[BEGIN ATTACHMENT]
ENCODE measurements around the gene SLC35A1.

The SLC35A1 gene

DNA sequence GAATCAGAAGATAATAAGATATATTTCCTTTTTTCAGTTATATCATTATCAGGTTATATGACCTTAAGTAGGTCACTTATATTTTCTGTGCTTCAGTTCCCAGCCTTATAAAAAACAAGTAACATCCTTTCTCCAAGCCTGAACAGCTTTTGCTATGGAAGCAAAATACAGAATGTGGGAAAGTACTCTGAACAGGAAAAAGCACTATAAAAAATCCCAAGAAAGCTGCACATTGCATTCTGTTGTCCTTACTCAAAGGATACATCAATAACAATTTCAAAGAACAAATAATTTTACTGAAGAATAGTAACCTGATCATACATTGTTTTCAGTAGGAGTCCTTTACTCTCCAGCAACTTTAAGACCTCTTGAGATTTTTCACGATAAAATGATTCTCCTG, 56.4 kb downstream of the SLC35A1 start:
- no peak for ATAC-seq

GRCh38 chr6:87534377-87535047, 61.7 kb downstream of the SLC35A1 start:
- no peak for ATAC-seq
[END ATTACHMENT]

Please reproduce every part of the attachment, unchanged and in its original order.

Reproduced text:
ENCODE measurements around the gene SLC35A1.

The SLC35A1 gene

DNA sequence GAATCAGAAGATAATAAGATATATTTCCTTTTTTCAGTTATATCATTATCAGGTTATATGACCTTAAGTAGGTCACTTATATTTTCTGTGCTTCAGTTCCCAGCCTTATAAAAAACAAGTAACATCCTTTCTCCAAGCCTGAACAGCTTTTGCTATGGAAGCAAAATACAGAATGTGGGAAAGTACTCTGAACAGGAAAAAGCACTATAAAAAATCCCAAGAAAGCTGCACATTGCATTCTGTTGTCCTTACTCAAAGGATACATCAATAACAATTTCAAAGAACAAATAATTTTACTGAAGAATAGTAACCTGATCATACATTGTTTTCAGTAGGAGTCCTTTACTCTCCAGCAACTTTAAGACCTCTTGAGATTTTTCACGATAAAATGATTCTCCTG, 56.4 kb downstream of the SLC35A1 start:
- no peak for ATAC-seq

GRCh38 chr6:87534377-87535047, 61.7 kb downstream of the SLC35A1 start:
- no peak for ATAC-seq